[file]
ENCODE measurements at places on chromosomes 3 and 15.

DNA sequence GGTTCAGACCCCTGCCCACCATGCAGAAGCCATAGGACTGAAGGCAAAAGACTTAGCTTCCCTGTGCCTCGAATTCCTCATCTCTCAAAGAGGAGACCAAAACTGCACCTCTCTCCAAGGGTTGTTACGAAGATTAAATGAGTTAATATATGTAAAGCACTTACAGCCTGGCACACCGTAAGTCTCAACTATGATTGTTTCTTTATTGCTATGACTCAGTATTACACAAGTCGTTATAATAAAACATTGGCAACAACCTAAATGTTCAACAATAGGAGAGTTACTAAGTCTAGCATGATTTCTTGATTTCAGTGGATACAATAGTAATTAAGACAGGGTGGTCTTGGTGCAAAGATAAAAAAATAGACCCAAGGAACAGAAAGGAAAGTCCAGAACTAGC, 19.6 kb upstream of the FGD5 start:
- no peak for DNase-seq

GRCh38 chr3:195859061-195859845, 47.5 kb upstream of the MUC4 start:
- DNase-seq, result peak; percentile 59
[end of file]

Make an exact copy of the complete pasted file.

ENCODE measurements at places on chromosomes 3 and 15.

DNA sequence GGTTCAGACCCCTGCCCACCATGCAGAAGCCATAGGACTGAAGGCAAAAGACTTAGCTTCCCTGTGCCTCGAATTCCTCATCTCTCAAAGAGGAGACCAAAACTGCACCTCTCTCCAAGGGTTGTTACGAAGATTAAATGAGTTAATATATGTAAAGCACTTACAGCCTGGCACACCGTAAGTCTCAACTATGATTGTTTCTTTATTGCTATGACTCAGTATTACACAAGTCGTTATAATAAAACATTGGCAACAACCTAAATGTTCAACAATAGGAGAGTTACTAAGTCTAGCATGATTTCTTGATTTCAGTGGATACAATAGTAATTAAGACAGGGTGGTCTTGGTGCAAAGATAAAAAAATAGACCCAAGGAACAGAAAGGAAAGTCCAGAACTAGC, 19.6 kb upstream of the FGD5 start:
- no peak for DNase-seq

GRCh38 chr3:195859061-195859845, 47.5 kb upstream of the MUC4 start:
- DNase-seq, result peak; percentile 59